There is a lot of talk out there about the end of the American Dream.

I looked up American Dream on Wickepedia and learned that the dream included two things: freedom and prosperity.  That’s why immigrants–your and my ancestors–sacrificed to come here.  They came longing for religious and political freedom as well as the hope of accumulating more wealth.

The Recession has caused us to question the prosperity part of the dream.  College graduates are not sure they will make as much as their parents, and people without a sheepskin despair of finding any job at all.  Nine percent unemployment persists, and is probably a greater percentage than that.

In the days in which we had seemingly unlimited natural resources and when we were on top of the economic mountain, the dream was tenable.  It was a myth you could tell your children, they would believe it and work hard, and sure enough the dream would come true.  But now?

Rahm Emmanuel has been quoted as saying, “A crisis is a terrible thing to waste.”  Could this be less of a crisis and more of an opportunity for us. . . . .spiritually?  Could this be a wonderful chance to go through the probably painful process of letting go of our unlimited hunger for consumption and reshape our American Dream by deleting the word “prosperity” and substituting the term “enough”–i.e. enough to live on comfortably.  And then, with the rest of our energy, time and resources building a society focused on the common good rather than individual advancement?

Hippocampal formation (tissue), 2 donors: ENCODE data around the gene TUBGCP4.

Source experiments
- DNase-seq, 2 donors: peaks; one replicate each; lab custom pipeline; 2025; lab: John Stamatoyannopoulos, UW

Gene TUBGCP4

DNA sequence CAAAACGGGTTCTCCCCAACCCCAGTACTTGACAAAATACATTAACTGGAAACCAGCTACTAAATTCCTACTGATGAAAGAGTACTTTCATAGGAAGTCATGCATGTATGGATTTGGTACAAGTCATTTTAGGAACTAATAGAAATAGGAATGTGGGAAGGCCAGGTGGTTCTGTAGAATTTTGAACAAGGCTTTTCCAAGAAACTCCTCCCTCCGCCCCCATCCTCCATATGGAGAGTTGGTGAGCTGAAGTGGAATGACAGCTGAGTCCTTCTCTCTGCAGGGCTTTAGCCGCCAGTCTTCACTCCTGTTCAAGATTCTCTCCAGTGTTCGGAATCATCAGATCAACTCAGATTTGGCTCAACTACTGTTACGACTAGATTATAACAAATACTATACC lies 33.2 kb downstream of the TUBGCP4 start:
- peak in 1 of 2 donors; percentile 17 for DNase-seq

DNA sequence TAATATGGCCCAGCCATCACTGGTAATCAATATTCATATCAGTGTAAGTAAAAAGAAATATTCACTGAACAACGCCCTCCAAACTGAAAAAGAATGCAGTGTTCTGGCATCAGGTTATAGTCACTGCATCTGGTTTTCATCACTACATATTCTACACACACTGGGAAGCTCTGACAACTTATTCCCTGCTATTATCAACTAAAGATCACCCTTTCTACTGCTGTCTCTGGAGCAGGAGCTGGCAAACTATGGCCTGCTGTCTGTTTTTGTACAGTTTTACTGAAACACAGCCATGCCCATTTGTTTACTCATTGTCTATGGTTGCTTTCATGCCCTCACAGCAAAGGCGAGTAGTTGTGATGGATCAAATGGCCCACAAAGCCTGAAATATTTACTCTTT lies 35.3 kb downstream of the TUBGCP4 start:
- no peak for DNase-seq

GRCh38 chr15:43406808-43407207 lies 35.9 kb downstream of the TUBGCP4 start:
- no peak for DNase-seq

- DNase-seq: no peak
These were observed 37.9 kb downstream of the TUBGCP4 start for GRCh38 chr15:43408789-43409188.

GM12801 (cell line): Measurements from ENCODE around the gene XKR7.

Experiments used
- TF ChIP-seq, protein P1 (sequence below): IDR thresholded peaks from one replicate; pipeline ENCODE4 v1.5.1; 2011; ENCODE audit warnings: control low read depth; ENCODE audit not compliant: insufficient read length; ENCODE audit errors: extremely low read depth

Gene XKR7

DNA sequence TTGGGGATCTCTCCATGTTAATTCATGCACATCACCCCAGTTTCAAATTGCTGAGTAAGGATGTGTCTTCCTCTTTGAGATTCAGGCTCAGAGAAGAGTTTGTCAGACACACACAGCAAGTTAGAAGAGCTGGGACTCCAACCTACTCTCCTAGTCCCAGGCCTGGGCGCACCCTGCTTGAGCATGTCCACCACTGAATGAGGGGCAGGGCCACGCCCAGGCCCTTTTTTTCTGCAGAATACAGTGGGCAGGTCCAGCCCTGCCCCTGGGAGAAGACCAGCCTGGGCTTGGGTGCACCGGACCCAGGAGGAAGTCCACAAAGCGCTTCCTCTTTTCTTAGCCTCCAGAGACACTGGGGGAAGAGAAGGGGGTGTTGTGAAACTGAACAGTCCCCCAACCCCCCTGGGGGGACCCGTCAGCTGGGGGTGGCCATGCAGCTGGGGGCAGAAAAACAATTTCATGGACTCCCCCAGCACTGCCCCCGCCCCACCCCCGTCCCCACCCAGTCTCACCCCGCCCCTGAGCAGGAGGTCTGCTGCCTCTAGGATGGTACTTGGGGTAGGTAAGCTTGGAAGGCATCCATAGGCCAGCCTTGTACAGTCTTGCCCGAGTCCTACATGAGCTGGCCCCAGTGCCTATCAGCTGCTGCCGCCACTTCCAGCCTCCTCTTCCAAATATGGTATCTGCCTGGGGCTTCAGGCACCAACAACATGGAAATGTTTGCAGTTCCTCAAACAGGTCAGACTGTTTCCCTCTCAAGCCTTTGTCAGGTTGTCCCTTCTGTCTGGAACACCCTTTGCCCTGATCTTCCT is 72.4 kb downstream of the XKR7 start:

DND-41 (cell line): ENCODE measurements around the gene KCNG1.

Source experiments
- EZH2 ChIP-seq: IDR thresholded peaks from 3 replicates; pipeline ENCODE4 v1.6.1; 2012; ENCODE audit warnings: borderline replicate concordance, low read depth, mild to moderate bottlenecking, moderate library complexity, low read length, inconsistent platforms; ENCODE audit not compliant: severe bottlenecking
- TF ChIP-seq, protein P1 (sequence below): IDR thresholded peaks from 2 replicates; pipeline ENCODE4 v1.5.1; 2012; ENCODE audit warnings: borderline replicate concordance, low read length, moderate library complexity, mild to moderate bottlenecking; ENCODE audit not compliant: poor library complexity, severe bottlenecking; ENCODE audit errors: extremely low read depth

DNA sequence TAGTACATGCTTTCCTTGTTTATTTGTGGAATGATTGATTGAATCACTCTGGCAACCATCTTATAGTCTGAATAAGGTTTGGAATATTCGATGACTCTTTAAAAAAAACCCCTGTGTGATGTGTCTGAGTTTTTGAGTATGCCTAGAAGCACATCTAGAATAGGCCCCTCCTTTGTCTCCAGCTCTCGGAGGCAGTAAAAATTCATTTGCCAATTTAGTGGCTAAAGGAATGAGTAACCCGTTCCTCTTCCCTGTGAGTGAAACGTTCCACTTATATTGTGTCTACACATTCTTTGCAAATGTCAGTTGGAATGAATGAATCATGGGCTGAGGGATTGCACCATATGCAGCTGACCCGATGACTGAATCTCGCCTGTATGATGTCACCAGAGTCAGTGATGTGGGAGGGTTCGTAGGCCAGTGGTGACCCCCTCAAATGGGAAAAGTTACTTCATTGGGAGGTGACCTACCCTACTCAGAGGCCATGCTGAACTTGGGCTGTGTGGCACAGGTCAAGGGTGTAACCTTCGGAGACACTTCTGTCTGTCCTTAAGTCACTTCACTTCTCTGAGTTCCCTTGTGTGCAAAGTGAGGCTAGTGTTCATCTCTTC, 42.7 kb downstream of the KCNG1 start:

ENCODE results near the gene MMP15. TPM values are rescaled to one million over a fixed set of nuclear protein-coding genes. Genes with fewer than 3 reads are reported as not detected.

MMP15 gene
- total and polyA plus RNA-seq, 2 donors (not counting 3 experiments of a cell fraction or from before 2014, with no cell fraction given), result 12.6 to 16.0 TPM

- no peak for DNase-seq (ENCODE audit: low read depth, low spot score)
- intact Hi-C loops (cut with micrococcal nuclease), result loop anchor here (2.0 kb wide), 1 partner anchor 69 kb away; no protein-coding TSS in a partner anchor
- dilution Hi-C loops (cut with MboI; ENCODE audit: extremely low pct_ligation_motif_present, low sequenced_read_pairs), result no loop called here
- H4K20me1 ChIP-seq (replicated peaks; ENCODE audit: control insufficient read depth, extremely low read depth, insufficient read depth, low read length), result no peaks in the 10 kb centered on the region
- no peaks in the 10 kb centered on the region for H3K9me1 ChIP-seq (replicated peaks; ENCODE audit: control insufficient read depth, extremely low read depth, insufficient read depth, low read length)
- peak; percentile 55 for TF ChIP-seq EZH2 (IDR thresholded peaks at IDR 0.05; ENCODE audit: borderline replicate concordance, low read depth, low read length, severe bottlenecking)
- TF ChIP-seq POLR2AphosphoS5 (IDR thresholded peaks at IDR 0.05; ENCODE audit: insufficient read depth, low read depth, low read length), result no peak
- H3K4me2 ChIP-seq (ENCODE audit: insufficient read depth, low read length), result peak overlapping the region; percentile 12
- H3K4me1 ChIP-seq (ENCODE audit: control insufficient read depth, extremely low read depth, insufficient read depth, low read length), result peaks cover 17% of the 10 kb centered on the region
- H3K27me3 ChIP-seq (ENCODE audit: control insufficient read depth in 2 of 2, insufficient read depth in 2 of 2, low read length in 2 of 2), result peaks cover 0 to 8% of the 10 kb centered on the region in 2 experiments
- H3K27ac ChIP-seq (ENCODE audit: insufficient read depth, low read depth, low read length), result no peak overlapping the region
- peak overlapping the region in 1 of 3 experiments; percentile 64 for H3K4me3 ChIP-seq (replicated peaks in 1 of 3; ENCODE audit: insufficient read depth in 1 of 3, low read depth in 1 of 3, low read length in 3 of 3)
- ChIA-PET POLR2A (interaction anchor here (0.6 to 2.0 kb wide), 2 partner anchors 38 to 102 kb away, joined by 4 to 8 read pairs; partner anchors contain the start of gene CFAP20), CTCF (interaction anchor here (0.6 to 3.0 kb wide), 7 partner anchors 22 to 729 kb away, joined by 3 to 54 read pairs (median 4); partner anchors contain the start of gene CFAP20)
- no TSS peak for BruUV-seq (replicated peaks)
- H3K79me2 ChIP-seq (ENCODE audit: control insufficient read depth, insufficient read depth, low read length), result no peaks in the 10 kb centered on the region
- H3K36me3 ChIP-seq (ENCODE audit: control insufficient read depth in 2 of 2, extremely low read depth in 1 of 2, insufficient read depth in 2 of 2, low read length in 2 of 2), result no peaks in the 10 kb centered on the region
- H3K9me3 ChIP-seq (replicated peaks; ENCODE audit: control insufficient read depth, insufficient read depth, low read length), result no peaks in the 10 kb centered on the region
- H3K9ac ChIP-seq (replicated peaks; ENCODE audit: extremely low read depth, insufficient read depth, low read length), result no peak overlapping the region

What do you think?

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Tom Holmes

Tom's been writing about religion – broadly defined – for years in the Journal. Tom's experience as a retired minister and his curiosity about matters of faith will make for an always insightful exploration...